This strikes me as the right setup for someone like Chris Carter. Me, I would sorely miss a keyboard or two. But if his rig should just happen to fall off a truck when I walk by I would seriously consider lugging it away, keeping what I can use for myself and giving the rest to others. Then meet with those people and play some fucking ugly noise soundtrack for the life of people in this day and age paying homage to the great ones like Throbbing Gristle. ;-D

  • Asterion


    Sometimes I feel that visual feedback from the computer really distracts us from what's most important – the sound!

  • Ken

    oh man, I used to have so much fun with a fully loaded Pedaltrain Pro running beats off of my iphone and ipod (btbx, and idrum) through my pedal collection! Gives a lot of satisfaction, and you can lose hours in that world!

  • @JollyRogered: and, of course, now all those lines are blurred. You can build a kit with an AVR brain at the center and program it like computer software. But that still gets us back to the earlier DIY ethos – and programming, minus GUIs, is far less complex, back even to the simpler syntax once commonplace with things like BASIC when programming wasn't considered a "special" use case.

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  • Never seen a machine like this in my lifetime. Going to check this in google for more info..thank 🙂

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  • Random Chance

    @Peter Kirn: You could always build little computers with microcrontollers and before the advent of microcontrollers people built things using microporcessors and external memory, basic serial or parallel I/O devices, etc. There is pretty much a continuity about what you call the "earlier DIY ethos". It's just that for some odd reason the electronic music community at large seems to have caught on only fairly recently and many people won't even know a PIC from an AVR (much less that the AVR is what makes all those Arduino thingies tick) except for the electronics DIY crowd. Considering that it's so easy to just take an AVR, maybe an external quartz as timing reference and some few other odd components depending on what you want to build I cannot really understand why people would be talking all about Arduino and stuff. The early DIY ethos is probably more about making do with what you can build yourself (i.e. not a prefab PCB with components already soldered in and everything tested plus a fancy GUI with a C compiler and a comprehensive set of tested and documented library routines). Microcontroller DIY has almost nothing to do with the days when people were glad that they could purchase a book which explained to them how to write a simple BASIC interpreter for a specific microprocessor (including code listings in HEX). Those days are all but gone and I think we should not want them back.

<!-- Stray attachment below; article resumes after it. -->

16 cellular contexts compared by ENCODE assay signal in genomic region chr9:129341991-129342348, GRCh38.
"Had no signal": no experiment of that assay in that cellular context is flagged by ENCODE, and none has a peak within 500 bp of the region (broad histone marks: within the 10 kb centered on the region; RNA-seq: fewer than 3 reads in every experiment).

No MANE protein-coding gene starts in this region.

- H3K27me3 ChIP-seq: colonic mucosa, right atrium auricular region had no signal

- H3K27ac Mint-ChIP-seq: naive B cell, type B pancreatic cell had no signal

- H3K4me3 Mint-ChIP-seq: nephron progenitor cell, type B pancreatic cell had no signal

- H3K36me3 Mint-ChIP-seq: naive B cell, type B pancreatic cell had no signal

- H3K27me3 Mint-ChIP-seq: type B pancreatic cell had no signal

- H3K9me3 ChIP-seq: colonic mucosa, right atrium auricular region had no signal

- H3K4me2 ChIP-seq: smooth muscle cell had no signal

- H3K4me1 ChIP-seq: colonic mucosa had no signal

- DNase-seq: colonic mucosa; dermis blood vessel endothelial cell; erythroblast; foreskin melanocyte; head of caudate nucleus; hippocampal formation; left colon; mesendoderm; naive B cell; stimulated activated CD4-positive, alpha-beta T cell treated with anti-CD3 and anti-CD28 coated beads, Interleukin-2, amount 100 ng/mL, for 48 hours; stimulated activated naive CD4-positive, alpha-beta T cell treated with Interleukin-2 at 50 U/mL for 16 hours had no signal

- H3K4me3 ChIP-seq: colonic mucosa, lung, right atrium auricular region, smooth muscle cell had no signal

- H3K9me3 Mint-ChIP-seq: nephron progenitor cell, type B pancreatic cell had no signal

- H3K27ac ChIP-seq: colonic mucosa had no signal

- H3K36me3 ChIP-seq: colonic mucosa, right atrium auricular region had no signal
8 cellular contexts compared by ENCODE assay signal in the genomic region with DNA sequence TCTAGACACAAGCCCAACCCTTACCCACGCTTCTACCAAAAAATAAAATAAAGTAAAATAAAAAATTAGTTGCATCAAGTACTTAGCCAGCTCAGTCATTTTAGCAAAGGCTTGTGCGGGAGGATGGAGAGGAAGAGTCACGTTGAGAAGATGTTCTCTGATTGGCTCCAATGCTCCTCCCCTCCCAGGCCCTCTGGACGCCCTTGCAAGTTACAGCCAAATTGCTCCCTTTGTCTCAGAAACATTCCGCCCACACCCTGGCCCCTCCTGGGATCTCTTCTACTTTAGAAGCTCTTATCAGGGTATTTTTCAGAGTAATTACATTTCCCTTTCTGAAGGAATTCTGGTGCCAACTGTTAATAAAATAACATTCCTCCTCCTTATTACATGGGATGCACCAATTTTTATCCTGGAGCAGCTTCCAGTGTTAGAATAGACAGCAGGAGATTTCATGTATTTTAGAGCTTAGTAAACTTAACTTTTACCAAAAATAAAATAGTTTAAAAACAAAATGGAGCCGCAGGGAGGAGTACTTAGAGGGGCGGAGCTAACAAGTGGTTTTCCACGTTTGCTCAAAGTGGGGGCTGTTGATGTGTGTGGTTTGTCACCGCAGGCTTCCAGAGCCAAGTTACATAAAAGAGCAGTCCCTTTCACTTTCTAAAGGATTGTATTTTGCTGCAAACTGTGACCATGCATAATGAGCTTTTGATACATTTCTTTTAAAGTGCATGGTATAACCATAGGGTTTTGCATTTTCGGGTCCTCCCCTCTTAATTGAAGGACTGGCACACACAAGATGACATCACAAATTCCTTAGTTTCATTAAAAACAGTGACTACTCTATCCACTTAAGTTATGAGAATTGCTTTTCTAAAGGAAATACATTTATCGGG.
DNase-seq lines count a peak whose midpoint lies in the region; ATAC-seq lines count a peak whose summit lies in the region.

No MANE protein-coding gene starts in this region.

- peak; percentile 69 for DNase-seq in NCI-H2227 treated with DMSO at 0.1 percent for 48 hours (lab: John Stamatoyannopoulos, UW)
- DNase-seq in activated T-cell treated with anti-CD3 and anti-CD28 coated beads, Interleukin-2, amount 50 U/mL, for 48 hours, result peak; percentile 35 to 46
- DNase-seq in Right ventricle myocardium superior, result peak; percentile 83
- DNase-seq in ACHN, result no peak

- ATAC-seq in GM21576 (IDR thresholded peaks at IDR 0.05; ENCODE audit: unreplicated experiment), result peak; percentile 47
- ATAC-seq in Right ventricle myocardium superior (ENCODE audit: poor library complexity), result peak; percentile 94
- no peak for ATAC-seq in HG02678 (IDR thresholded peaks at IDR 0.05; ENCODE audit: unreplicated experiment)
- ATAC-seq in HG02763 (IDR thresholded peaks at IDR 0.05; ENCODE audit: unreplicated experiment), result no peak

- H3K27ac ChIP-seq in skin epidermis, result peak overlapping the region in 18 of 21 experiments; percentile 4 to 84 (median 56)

• @Random Chance: Yes, fair enough. But you have to admit, in terms of what would be accessible to musicians, prior to the Basic STAMP-style products, there were more DIY stompoxes and mixers than things with microcontrollers in them. And it is, at least, easier and cheaper to do this stuff now than ever before. (I'm not necessarily talking about Arduino, either; the whole toolchain is better.)

    I do agree that there's some continuity, though.

  • Random Chance

    @Peter Kirn: Arduino was just an example. It's almost as annoying as Monomes and iPhones. 😉

    My point exactly: The toolchain and support is pretty nifty. I remember a few years ago when I had to build a package for the AVR toolchain on GNU/Linux because I was the only one in the group that knew his way around such matters like getting all tools together, setting up Makefiles, and testing things such that you got a nice one-click solution. At the same time the Windows guys already had (although paid for) IDEs with better libraries.

    The next big thing would be FPGAs and associated tools become really usable. At this point even experts who make a living working with the manufacturer's tools run into odd bugs and problems that only down and dirty debugging using expensive tools can hope to solve. Although I doubt that FPGAs have the same appeal as more general purpose devices like microcontrollers. Maybe with the right libraries and the fulfillment of the promise that you just need to start a wizard, click a button and you have your custom system on chip ready to be programmed in C, C++, Java, or whatever suits you best.
    Ideally combined with analog portions such that in the future we may see news about "Verilog source code for SSM VCF" or the like. That would be fun …

  • Kit

    Chris Carter has done a mixtape for Vessel Music here, compiling about 12 tracks that he plays when he dj's…

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  • I found a good set of new things here Guys check it out. Carter is great.